In the back of George’s vehicle I listened to chaos blaring from three radios and tried to make sense of all the conflicting reports. A lot of the chaos came from George himself. Between screams over the radio, George ordered his driver to charge ahead at top speed. That was a bad call. We were on a crappy, half dirt, potholed and possibly mined road. We soldiers in back bounced all over the place, and at least one guy banged his helmet on the vehicle’s ceiling. Our huge armored truck had a high center of gravity, which meant it was likely to roll over if we hit a good enough bump. Our driver had the headlights off and was driving with night vision, so he had no depth perception. The prudent thing to do here was stop, figure out where everyone else was and what was really happening, and link back up with friendly forces. George decided against that and had us flying down the road in darkness toward who knew what.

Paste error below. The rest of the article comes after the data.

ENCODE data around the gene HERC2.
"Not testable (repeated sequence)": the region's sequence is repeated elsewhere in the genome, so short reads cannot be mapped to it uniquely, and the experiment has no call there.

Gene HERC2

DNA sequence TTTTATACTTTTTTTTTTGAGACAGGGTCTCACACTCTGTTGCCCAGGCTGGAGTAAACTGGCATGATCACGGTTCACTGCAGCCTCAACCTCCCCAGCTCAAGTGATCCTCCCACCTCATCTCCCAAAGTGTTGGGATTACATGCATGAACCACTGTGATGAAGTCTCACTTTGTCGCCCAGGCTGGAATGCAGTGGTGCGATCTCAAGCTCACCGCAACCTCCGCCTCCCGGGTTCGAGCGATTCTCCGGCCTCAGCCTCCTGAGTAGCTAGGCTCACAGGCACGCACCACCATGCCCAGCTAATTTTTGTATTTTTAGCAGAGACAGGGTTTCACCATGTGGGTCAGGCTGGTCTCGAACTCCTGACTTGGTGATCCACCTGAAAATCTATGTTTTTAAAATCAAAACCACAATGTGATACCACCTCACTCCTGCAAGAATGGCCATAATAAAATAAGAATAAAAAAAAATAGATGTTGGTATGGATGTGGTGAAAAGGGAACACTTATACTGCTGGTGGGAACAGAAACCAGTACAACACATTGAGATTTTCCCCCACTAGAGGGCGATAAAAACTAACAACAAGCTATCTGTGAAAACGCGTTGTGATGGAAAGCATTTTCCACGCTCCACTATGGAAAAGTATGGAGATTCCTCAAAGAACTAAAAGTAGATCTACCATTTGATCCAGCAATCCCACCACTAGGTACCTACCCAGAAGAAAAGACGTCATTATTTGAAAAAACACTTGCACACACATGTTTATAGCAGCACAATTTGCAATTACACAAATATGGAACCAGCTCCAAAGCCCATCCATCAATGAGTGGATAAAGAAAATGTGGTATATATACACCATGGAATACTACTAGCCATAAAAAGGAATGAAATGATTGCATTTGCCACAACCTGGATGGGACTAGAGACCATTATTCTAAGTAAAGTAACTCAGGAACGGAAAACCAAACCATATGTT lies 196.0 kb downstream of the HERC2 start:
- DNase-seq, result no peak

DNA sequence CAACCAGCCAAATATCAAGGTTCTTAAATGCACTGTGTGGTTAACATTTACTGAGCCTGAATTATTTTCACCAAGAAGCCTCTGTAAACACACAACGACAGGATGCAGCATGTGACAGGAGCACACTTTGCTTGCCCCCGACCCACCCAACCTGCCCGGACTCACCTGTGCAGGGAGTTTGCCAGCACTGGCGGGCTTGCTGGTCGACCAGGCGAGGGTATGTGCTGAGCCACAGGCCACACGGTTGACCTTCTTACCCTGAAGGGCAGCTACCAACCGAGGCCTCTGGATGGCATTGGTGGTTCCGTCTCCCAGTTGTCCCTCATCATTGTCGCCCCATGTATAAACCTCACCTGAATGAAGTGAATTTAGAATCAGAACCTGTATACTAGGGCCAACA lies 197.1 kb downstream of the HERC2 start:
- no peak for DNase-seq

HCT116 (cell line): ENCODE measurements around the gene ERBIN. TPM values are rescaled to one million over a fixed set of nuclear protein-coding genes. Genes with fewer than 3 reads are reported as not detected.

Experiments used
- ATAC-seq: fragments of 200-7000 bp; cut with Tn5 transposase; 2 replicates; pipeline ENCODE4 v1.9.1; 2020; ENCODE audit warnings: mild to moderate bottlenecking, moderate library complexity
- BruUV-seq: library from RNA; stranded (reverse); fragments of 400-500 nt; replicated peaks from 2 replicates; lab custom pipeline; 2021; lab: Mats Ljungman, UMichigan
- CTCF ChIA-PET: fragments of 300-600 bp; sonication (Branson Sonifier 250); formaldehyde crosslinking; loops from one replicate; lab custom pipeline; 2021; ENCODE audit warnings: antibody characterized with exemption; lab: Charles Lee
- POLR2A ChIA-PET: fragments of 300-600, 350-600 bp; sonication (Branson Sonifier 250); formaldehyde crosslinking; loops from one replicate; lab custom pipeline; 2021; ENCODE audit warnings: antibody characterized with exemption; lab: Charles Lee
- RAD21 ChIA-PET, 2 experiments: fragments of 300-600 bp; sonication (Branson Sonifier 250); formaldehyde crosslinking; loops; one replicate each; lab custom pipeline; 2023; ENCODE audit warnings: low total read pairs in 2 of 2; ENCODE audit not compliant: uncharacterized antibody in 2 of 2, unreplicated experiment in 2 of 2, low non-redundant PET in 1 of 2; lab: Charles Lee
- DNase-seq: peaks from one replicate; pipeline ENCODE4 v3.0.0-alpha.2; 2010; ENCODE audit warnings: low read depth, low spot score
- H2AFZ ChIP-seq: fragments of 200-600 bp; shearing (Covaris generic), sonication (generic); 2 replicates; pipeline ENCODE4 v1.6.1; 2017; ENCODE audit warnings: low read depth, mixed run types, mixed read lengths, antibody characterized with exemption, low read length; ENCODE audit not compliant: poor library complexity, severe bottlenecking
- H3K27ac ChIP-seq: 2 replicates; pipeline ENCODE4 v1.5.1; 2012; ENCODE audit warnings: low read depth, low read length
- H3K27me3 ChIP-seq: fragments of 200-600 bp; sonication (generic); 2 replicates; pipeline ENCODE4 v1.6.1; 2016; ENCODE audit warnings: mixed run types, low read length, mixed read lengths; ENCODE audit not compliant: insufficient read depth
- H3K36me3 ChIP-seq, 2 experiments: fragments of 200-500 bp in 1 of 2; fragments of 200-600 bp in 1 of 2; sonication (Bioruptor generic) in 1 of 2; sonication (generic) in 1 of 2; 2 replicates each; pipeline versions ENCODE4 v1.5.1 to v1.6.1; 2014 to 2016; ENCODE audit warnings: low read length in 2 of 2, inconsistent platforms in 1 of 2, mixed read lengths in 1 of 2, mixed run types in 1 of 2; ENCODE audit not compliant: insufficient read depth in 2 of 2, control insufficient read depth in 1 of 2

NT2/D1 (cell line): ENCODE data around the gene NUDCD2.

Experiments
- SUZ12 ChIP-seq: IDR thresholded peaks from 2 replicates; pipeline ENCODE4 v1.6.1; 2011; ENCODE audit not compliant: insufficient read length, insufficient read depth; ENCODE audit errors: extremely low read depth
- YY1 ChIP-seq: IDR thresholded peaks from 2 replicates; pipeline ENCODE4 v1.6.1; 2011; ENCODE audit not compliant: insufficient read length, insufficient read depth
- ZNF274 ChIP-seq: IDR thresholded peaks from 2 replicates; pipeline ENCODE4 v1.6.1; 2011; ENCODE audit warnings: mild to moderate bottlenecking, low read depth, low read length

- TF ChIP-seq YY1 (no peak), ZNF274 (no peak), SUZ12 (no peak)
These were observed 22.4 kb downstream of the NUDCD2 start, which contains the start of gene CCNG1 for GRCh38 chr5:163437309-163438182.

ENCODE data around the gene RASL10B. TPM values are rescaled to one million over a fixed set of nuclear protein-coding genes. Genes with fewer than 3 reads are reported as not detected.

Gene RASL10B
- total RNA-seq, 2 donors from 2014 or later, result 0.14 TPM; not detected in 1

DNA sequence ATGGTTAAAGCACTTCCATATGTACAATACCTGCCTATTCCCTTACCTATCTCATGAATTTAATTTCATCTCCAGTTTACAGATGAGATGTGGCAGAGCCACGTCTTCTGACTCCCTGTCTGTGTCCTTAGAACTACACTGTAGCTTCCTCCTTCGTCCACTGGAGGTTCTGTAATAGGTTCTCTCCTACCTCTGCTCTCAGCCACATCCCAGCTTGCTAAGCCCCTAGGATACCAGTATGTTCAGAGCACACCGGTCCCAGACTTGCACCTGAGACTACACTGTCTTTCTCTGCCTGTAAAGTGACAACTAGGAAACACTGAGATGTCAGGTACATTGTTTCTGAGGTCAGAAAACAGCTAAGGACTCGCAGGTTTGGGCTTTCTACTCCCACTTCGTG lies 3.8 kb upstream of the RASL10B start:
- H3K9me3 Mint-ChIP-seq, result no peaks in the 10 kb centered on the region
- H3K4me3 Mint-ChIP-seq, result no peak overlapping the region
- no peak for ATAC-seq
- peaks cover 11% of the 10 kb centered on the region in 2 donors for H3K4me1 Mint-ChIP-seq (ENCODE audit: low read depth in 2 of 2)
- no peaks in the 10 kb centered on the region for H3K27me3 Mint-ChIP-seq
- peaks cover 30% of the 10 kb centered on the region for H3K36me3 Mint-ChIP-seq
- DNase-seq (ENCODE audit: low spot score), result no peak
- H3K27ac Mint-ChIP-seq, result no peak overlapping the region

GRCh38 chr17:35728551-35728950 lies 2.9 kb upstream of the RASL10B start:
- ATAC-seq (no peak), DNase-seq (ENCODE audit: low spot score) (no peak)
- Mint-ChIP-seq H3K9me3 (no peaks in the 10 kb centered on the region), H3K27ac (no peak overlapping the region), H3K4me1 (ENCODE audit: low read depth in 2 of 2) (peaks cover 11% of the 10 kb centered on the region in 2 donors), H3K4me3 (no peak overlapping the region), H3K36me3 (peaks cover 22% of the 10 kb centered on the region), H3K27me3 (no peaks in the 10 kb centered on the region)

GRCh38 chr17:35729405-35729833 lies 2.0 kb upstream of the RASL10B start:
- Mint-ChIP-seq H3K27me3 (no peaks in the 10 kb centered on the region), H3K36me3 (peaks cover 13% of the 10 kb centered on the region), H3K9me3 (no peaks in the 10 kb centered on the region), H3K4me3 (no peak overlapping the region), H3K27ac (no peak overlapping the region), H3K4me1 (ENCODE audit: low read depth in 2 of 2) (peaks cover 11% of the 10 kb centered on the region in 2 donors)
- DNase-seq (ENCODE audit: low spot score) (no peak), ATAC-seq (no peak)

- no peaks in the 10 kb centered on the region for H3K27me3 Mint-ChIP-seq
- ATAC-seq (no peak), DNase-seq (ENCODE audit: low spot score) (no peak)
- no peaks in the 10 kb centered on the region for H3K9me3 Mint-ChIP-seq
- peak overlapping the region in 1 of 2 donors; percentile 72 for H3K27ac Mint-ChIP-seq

A young enlisted soldier named “Smith” who I respected tremendously sat in the back of the truck with me. Smith didn’t care much for George. During our wild ride through the valley, George asked this young soldier a couple of questions, and got less than respectful answers.

Lieutenant: “Hey, Smith!”

Smith: “What?” (This was yelled back, with no “sir” at the end.)

Lieutenant: “Where’s the platoon sergeant’s vehicle?”

Smith: “I don’t know! Don’t ask me again!”

Lieutenant: “Uh, okay.”

A few minutes pass. . .

Lieutenant: “Smith!”

Smith: “What?”

Lieutenant: “Get on the radio and call Sergeant Jones for me.”

Smith: “Call him yourself!”

Lieutenant: “Uh. . . okay, I’ll call him.”

After refusing the lieutenant’s order, Smith looked me dead in the eye and said in the most serious southern-accented voice I’ve ever heard, “I hate that man. He is a very bad man.”

So a couple months later, we’re in the enemy-held valley, scattered and pinned down. Friendly and enemy gunfire roared and echoed constantly between the mountains. There was so much fire and so many explosions I tuned out everything that didn’t seem immediately important; if it wasn’t right next to me, it didn’t matter. An Afghan squad kept up a steady rain of fire from a compound courtyard a hundred meters to our right while the vehicle gunners, George and a few others on foot dumped rounds from a position two hundred meters to our left. The fight was pretty intense.